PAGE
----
Tuesday, October 04, 2005

History of Textile Arts in Pocahontas County, Episode 1

Peviously, I threatened to begin a history of fiber arts in Pocahontas County. I have been collecting snippets of information. Pearl S. Buck, born but not raised here, published her mother's childhood recollections of her Hillsboro home in The Exile (1936). As a woman writing about women's lives, Buck delivers plenty of details about domestic economy. In this passage, the textile arts are the medium through which she reveals one side of her mother's character.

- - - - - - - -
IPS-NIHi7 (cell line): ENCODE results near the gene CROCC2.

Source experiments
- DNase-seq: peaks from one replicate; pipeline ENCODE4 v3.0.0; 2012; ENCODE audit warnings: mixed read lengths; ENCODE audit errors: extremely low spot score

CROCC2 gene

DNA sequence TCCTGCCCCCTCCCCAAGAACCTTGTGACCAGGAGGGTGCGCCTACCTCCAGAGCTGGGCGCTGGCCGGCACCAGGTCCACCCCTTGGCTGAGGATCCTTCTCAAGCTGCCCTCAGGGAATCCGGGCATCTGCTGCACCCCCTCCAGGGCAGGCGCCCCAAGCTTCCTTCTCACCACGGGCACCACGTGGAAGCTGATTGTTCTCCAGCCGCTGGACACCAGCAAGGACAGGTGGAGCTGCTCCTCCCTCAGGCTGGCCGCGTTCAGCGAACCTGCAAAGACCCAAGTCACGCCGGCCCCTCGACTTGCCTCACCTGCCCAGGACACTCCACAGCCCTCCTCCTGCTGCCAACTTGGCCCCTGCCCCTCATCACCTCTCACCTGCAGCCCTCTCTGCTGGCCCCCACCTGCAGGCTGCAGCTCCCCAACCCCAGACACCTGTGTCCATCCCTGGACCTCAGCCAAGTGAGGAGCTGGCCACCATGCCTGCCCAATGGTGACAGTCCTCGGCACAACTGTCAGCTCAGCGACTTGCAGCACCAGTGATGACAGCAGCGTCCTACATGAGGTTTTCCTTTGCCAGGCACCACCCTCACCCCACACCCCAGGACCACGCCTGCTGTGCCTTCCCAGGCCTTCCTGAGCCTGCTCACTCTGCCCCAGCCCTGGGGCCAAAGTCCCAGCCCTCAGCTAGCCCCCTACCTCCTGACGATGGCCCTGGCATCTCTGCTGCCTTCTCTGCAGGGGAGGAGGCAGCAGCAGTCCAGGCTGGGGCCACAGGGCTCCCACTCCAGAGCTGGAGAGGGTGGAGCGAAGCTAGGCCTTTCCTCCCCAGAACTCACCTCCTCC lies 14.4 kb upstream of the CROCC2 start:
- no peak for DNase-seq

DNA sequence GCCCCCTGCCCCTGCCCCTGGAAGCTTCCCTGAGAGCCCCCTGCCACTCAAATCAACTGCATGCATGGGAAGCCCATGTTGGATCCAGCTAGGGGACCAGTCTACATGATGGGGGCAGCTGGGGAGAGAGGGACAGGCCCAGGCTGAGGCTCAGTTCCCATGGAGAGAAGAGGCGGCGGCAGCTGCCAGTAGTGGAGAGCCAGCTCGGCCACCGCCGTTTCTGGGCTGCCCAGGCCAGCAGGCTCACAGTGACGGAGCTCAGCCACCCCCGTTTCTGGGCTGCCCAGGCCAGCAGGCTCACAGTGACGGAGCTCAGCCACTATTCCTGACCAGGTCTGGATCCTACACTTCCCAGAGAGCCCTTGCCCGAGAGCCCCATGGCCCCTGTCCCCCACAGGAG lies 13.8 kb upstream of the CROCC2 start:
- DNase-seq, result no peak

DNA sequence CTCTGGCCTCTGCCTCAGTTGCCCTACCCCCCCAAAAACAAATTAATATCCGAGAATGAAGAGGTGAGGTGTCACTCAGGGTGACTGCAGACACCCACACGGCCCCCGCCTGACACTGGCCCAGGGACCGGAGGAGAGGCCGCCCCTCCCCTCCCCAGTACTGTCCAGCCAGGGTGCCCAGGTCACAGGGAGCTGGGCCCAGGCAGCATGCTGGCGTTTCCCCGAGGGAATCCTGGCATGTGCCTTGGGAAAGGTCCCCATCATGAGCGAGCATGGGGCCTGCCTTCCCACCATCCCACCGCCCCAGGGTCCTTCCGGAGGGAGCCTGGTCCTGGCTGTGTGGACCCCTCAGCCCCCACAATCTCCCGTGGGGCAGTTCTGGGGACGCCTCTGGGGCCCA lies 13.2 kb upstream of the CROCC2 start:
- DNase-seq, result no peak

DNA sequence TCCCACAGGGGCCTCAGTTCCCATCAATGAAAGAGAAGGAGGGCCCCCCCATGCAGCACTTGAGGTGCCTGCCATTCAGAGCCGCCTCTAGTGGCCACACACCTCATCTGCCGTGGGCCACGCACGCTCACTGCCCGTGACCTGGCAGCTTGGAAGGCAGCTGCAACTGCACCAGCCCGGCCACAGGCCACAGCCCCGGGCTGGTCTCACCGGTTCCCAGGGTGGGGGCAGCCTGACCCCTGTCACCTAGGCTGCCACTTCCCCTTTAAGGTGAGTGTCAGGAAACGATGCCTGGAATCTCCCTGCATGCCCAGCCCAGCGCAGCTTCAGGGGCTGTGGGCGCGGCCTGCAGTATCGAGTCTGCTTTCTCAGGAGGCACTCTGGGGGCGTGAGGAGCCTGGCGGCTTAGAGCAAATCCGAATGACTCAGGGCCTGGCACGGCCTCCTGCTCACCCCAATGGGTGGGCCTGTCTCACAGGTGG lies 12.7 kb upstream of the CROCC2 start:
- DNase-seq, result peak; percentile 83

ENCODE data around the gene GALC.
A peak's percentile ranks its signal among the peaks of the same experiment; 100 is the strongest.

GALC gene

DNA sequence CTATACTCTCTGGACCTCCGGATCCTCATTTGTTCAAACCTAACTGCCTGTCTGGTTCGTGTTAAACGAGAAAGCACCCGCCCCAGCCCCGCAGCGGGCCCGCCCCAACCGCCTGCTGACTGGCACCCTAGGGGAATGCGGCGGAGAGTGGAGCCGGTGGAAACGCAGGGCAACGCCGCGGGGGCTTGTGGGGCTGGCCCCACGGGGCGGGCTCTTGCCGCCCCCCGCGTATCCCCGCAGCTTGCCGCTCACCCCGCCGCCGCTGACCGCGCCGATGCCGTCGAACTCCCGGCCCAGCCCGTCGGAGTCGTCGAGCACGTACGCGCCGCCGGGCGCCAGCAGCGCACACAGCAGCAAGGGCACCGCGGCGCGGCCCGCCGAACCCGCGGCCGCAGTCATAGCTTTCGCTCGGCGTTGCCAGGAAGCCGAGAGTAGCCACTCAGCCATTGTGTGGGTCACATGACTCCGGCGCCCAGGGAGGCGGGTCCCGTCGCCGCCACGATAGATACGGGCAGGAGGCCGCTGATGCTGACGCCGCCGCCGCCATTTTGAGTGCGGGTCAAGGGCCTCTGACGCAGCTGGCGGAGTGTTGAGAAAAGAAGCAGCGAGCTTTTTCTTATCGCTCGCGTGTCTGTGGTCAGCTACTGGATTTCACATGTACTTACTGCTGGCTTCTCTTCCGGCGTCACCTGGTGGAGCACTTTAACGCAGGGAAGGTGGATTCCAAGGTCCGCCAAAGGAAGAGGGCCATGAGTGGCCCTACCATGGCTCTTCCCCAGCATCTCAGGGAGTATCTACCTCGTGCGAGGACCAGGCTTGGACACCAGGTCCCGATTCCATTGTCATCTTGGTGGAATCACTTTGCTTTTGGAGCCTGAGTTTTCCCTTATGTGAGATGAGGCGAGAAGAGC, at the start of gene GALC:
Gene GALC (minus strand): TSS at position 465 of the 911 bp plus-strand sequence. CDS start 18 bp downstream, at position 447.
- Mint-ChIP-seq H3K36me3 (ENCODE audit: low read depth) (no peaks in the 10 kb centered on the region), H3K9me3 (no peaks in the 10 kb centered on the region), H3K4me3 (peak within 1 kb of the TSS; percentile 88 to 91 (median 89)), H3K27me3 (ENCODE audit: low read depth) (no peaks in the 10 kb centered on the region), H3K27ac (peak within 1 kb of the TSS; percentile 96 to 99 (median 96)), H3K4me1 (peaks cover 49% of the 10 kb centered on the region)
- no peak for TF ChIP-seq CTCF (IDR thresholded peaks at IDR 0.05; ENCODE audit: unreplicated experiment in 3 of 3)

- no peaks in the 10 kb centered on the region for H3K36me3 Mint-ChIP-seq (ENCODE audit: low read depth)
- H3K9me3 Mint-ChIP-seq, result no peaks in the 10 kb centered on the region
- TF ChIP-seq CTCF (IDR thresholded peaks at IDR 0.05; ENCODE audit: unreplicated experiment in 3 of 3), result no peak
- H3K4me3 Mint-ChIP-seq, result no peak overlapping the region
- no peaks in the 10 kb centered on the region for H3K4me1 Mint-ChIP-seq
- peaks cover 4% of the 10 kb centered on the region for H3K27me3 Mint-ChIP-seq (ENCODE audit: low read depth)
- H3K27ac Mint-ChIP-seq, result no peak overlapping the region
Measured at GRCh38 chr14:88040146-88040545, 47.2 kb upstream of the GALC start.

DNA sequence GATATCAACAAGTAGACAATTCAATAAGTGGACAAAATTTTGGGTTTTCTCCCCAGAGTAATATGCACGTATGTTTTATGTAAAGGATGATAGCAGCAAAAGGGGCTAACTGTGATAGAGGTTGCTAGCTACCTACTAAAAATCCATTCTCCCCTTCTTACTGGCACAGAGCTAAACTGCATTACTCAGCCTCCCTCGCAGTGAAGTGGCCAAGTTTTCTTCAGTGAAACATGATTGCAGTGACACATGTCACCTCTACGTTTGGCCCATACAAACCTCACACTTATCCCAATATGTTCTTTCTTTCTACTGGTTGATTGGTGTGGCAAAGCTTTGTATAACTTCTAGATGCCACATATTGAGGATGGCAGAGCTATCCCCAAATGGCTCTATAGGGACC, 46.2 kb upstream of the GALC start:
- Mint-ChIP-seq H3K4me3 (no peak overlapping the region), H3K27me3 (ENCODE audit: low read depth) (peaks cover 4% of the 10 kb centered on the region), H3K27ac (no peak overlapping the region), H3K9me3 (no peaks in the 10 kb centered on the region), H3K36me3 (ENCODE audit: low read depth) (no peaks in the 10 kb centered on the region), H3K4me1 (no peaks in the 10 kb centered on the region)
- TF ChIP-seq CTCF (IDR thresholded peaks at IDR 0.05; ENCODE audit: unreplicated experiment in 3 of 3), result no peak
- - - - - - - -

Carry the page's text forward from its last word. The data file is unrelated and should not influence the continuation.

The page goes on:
The postwar period in the life of the little West Virginia town [called Hillsboro now] was one of deep spiritual fervor coupled with necessarily ascetic living. This atmosphere was the air which she breathed in her youth, and which forever placed a check upon a nature that was at heart sensuous and beauty-loving. But it gave also the opportunity for experience of many sorts and in this her varied mind delighted. I remember her saying once, "I have done every kind of work needed to maintain life and I am glad of it. After the Civil War there were no shops, nothing to be bought. We grew our own flax and we spun linen thread and made our own sheets and table cloths and inner clothing. We dyed our dresses from cotton and linen thread we had made ourselves and we wove it. I learned to know what colors could be made from different herbs and barks and from roots of many kinds. Sometimes our experiments were failures and we had to wear them just the same. And we sheared sheep and washed the wool and carded it and spun it and wove it. I am glad I learned how to do everything."

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